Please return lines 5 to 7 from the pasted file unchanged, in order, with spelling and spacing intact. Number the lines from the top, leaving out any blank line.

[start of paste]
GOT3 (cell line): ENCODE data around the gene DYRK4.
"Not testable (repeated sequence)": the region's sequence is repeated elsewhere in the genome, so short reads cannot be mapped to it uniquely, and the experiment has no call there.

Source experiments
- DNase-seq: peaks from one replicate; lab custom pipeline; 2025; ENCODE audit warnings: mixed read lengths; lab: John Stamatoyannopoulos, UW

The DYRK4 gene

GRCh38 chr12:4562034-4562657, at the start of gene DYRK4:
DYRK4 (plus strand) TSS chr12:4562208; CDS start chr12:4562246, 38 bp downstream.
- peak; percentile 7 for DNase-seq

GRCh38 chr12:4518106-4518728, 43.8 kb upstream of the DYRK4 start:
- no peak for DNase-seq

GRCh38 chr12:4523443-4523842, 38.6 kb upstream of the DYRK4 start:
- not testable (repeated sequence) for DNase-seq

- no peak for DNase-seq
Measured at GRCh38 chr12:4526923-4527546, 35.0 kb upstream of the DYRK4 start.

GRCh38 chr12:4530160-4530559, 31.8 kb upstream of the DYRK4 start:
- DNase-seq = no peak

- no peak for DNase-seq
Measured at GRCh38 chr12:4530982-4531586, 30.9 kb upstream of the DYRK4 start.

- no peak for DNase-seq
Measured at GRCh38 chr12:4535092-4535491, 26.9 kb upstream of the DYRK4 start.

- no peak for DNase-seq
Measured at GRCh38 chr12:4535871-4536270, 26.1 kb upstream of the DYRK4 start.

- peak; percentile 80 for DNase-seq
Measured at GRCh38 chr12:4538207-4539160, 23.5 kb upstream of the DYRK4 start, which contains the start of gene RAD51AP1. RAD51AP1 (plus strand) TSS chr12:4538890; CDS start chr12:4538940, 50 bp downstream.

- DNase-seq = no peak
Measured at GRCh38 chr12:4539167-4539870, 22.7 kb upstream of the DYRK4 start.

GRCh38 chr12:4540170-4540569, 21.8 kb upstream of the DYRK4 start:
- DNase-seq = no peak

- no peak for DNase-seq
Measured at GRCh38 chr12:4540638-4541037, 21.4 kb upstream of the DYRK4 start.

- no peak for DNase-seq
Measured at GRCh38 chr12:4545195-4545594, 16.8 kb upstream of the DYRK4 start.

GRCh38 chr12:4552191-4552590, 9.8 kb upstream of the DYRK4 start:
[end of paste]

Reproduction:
The DYRK4 gene

GRCh38 chr12:4562034-4562657, at the start of gene DYRK4:
DYRK4 (plus strand) TSS chr12:4562208; CDS start chr12:4562246, 38 bp downstream.